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A new way of seeing - meta-material lens with ten times more power


29 October 2013

School of Physics researchers have developed a meta-material lens with ten times the resolution of any current lens, making it a powerful new tool for the biological sciences. The results were published in Nature Communications on October 29 2013

Dr Alessandro Tuniz and his team have developed a meta-material lens, a powerful tool for biological science.
Dr Alessandro Tuniz and his team have developed a meta-material lens, a powerful tool for biological science.

"This advance means we can unlock previously inaccessible information on the structure of molecules, their chemical make-up and the presence of certain proteins," said lead author Dr Alessandro Tuniz.

Dr Tuniz, a postdoctoral associate at the University, said, "This opens up an entirely new tool for biological studies. It could allow earlier skin cancer diagnosis, because smaller melanomas can be recognised. For breast cancer, it can also be used to more accurately check that all traces of a tumour have been cut out during surgery."

The four member research team from the University's School of Physics, including Alessandro Tuniz, are all authors on the paper. They created the lens using fibre optic manufacturing technology.

The lens is a metamaterial - a material with completely new properties not found in nature.

Metamaterials are novel artificial materials with unprecedented electromagnetic properties emerging from their structure rather than from their chemical composition. Because they enable the manipulation of light in ways that were unthinkable before them, metamaterials promise an entire range of greatly improved or even previously impossible devices. One such example is microscopes overcoming the diffraction limit, allowing to image details much below what conventional optics would allow.

The meta-material fibre consisting of a long continuous array of metal microwires
The meta-material fibre consisting of a long continuous array of metal microwires

Making the lens was not a matter of making a better form of the lenses already in existence but of making a lens which uses light waves in a way not previously possible.

"Creating metamaterials is a cutting-edge area of science with a massive range of potential uses from aerospace to solar power, telecommunications to defence," said team member Dr Boris Kuhlmey.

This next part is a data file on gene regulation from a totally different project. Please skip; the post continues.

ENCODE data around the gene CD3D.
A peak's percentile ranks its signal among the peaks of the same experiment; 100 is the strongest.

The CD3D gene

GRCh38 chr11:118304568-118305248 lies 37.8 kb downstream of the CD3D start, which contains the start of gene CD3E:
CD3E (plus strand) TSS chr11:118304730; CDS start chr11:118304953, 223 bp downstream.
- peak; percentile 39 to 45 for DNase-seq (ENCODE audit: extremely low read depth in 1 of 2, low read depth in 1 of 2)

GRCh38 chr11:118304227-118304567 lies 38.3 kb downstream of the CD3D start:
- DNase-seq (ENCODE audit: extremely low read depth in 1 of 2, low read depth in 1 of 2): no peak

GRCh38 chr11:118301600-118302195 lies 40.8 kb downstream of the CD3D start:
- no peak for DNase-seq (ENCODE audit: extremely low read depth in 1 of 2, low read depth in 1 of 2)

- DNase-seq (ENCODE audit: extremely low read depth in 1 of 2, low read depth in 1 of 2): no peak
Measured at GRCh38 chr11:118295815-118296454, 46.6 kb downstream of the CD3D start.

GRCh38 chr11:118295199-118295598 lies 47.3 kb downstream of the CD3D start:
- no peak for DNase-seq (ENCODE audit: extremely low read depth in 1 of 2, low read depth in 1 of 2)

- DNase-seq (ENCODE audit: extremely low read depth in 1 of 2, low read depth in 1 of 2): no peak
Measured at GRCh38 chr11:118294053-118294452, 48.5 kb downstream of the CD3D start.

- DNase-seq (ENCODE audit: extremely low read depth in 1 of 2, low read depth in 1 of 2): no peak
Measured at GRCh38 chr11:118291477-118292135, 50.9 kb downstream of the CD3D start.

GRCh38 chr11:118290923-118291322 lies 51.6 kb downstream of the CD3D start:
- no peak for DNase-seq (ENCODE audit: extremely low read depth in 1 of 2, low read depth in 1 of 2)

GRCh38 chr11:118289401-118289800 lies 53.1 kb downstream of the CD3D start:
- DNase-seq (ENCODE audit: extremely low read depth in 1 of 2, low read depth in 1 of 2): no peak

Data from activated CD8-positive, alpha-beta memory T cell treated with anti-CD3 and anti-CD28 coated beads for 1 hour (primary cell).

"The major challenge is making these materials on a scale that is useful. This is one of the first times a metamaterial with a real world application, quickly able to be realised, has been feasible. Within the next two to three years, new terahertz microscopes that are ten times more powerful than current ones will be possible using our metamaterial.

"We know of only two or three other cases worldwide, including for wireless internet and MRI applications, where metamaterials could also be put into practice in the next couple of years."

The potential to create a new high power lens, able to see much finer details than using conventional lenses was spotted almost a decade ago. It has taken until now to make the lens on a useful scale, a thousand times smaller than the early experimental models.

While many proof-of-concept experiments have been demonstrated over the last few years, a major difficulty with bringing metamaterials into real-world applications is that they require to be structured at a very small scale, throughout the entire, bulk material. This is extremely difficult or even impossible with current nano- and micro- fabrication techniques, which can only pattern surfaces rather than volumes.

To solve this problem, over the last few years we have developed a technique based on the technology used for fabricating optical fibres, demonstrating a lens that is agnostic to the laws of diffraction, allowing us to focus light down to a spot 27 times smaller than the wavelength at terahertz frequencies, and also image details of the same size.

"While the principle of such hyperlenses has been known for several years, and a few experiments have successfully demonstrated they can work, this is the first time such a lens is made with a technique scalable to mass production, and the first time light is able to carry such minute details over distances much longer than the wavelength itself."


"The difficulty was making large quantities of matter structured on a micrometric scale," said Dr Tuniz.

The new lens, made of plastic and metal, uses terahertz waves, electromagnetic waves with frequencies higher than microwaves but lower than infrared radiation and visible light. It operates in a region of the spectrum where very few other optical tools are available and all of them have limitations, in particular in terms of resolution.

"If we think of this in comparison to an X-ray which allows us to see inside objects at a high resolution but with associated danger from radiation, by contrast our metamaterial lens allows us not only to see through some opaque materials, but also to gather information on their chemical composition, and even information on interaction between certain molecules, without the danger of X-rays," said Dr Tuniz.

This means the lens is perfectly suited to analysing the delivery of drugs to cells, which is crucial to medical research.

This research was undertaken with the Freiburg Materials Research Centre from the University of Freiburg and supported by the Australian Research Council, and the Australian National Fabrication Facility using commonwealth and NSW state government funding.

Read the article published in Nature Communications here

Contact: Tom Gordon

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